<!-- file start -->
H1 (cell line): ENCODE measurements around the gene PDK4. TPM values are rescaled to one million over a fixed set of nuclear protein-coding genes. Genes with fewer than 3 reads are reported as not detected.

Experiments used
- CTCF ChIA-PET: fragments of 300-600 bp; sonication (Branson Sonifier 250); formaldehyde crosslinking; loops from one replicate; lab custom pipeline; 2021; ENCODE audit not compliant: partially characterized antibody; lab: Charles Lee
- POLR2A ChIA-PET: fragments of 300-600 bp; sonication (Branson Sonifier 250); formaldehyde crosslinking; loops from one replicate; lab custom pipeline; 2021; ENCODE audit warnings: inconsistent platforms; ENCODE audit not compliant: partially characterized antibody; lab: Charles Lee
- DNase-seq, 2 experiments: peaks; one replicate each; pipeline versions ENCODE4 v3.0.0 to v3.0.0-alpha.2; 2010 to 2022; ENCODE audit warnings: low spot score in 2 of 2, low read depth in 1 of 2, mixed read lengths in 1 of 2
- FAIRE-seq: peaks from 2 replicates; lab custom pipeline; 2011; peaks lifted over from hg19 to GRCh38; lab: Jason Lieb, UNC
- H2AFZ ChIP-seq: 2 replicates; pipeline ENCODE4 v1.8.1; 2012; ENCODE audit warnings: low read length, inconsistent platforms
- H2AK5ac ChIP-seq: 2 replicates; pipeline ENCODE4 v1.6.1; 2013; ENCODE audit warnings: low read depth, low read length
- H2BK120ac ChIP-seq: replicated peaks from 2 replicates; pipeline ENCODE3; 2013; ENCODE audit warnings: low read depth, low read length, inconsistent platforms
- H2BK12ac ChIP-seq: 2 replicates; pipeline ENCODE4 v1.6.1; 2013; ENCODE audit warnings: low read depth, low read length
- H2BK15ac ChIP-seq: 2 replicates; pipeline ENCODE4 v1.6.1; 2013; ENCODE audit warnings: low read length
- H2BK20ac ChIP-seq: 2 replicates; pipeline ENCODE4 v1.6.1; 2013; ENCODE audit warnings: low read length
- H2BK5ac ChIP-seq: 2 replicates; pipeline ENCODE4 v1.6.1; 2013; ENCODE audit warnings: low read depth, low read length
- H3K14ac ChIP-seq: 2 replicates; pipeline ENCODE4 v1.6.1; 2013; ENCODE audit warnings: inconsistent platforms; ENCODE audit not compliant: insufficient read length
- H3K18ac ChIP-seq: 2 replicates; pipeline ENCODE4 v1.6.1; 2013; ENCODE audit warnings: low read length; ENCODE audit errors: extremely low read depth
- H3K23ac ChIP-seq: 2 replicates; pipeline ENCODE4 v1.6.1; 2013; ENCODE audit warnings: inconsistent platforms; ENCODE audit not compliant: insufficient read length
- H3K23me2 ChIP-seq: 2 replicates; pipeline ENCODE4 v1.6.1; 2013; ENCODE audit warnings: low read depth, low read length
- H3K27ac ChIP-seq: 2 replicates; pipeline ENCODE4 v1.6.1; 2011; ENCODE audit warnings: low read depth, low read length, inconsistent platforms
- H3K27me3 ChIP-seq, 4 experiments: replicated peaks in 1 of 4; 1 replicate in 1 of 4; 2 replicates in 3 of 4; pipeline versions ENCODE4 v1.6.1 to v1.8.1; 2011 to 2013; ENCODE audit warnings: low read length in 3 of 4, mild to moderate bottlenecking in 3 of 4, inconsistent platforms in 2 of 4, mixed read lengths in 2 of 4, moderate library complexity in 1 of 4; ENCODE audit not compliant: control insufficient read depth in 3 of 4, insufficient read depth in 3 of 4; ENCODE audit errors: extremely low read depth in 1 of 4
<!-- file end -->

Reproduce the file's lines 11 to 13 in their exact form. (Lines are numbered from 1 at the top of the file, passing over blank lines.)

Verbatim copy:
- H2BK15ac ChIP-seq: 2 replicates; pipeline ENCODE4 v1.6.1; 2013; ENCODE audit warnings: low read length
- H2BK20ac ChIP-seq: 2 replicates; pipeline ENCODE4 v1.6.1; 2013; ENCODE audit warnings: low read length
- H2BK5ac ChIP-seq: 2 replicates; pipeline ENCODE4 v1.6.1; 2013; ENCODE audit warnings: low read depth, low read length